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Twenty-two minutes into his first football game in more than 20 months, Peyton Manning shifted the NFL's balance of power with one perfect little pass on Sunday. The starting quarterback for the Denver Broncos—it's still hard to believe, isn't it?—had yet to put a point on the board as he faced a first-and-10 on his own 35-yard line. Manning was looking a little tentative against a snorting Steelers defense that was hell-bent on avenging last year's overtime playoff loss to the Broncos. That was the final shocker in Denver's carnival of a 2011 season, during which Manning's predecessor, Tim Tebow—equally hard to believe, in hindsight, no?—played the role of freak show curiosity as much as signal-caller.
The arrival of Manning—at 36, a four-time league MVP and obsessive-compulsive student of the game—immediately changed the culture in Denver, giving the quarterback position an air of competence not seen since John Elway went out on top following his Super Bowl XXXIII win. After four surgeries on his neck, questions remain about Manning's physical prowess, but no one doubts his football intellect.
Back at his 35-yard line, Manning was under center when he recognized the Pittsburgh formation from his marathon film sessions. He knew that after the snap he would be looking to the left flat, where receiver Demaryius Thomas was in one-on-one coverage. Thomas, 24, is a freakish physical talent, but his development was stunted last season when he was used mostly as a decoy or downfield blocker in the rudimentary passing schemes meant to minimize Tebow's myriad weaknesses. (The notable, stunning exception was the 80-yard overtime catch-and-run that knocked Pittsburgh out of the playoffs.) Throughout this summer and preseason Thomas had become a kind of teacher's pet to Manning. "He's made me a smarter receiver and taught me how to run routes the way he wanted them," Thomas said last week. Now he was being crowded at the line of scrimmage by cornerback Ike Taylor. The play call had Thomas on a go route, but 20 yards upfield he broke off the pattern.
"It's his read," Manning said afterward. "First choice is to go over the top, but D.T. read the situation perfectly."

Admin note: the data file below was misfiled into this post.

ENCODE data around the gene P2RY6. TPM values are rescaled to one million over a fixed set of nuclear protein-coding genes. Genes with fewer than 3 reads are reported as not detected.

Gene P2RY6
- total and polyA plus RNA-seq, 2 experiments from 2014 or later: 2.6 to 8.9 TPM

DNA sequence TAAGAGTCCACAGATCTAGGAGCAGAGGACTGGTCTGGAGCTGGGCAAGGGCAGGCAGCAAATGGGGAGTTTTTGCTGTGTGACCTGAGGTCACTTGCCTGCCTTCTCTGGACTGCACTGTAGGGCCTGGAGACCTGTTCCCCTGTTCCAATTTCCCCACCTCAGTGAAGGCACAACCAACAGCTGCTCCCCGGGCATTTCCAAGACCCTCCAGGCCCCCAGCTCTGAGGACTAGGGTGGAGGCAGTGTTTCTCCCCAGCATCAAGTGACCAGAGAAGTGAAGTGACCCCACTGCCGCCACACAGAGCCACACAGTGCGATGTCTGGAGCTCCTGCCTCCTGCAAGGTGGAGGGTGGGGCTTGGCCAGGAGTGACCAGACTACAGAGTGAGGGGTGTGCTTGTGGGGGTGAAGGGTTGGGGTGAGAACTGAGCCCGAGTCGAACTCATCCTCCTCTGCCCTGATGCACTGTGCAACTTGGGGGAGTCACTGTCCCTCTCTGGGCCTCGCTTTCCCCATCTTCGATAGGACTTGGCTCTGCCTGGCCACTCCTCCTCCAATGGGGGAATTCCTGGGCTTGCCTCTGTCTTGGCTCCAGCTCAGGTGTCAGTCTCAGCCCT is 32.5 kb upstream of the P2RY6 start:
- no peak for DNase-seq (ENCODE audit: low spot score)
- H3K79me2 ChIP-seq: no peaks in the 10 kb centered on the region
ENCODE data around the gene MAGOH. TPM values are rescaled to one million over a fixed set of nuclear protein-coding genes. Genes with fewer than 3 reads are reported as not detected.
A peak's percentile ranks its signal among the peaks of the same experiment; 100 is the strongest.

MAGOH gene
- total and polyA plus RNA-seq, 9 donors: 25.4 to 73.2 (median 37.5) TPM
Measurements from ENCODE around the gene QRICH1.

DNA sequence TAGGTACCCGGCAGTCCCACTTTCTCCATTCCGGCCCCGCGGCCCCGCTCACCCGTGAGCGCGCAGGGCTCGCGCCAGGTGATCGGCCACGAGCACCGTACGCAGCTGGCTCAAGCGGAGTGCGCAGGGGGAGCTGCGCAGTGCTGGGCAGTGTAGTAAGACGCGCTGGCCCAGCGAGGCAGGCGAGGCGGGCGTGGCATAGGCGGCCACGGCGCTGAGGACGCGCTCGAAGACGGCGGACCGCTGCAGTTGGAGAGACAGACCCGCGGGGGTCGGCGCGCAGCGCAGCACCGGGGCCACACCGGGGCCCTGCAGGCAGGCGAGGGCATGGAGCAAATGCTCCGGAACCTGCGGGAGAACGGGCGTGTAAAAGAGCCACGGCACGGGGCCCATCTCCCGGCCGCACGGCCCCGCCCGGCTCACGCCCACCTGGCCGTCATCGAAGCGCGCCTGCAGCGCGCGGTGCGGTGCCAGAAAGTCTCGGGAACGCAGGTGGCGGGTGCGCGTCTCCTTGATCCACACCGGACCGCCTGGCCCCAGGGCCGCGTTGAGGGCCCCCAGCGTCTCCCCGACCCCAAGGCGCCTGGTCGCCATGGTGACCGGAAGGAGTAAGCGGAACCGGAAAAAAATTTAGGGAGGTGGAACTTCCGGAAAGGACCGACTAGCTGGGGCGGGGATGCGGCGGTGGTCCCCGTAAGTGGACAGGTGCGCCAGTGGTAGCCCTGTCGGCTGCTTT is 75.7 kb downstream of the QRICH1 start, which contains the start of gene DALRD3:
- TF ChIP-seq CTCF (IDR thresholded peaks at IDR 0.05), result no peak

So did Manning. His pass tore through the thin Mile High Stadium air, and even before it reached its apex the sellout crowd loosed a throaty roar. Some of football's most passionate fans, these Denverites have consistently had their hearts broken during the post-Elway administrations of Brian Griese, Jake Plummer, Jay Cutler, Kyle Orton and Tebow. The Manning mania that has since swept the Rockies is quantifiable: Individual ticket prices are up more than $100 on the secondary market over last year, and Manning's orange number 18 jersey is the league's top seller. In the days leading up to Manning's debut, the Broncos had tried futilely to lower expectations. "We won't know he's back from one particular moment," said offensive coordinator Mike McCoy. "It will be a body of work."
Now Manning was putting the lie to this with one spectacular throw. When Thomas turned to the sideline, the ball was already on his back shoulder. "That's Peyton," he said later, laughing. "If you are in the right place at the right time, he will always find you."
The completion was equal parts trust and timing, and its precise execution impressed one discerning onlooker. "There's such a small window on that throw," said Elway, the Broncos' executive vice president who led Manning's recruitment. "It was a perfect ball. If there was any doubt whether Peyton is back, I think he answered it with that throw."
Manning called his connection with Thomas "a big play at a big moment," and it energized the Broncos' offense. Eight plays later Knowshon Moreno's seven-yard scamper gave Denver a 7--3 lead. Manning and Thomas struck again late in the third quarter on a screen pass that went for a 71-yard touchdown. (It was the 400th of Manning's career, accomplished in his 209th game, 19 games ahead of the pace set by Brett Favre, the alltime touchdowns leader with 508.) And Denver took the lead for good after Manning connected with four separate receivers on an 80-yard drive that was capped by a one-yard touchdown pass to Jacob Tamme. For the game Manning went 19 of 26 for 253 yards, two TDs and no interceptions, good for a 129.2 rating.
Asked to assess Manning's play, Steelers coach Mike Tomlin conjured up the gaudiest of superlatives: "He's Peyton."
That's crushing news for the rest of the NFL. The Broncos were already equipped with a stout defense, a high-powered ground game (tops in the NFL in 2011, actually) and a high-altitude home field advantage. If Manning goes back to the future as a preeminent passer, then Denver must be elevated to the short list of Super Bowl favorites. The team understood the larger meaning of Manning's performance. "This was an important opportunity to define ourselves," said cornerback Champ Bailey. "A chance for us to make a statement."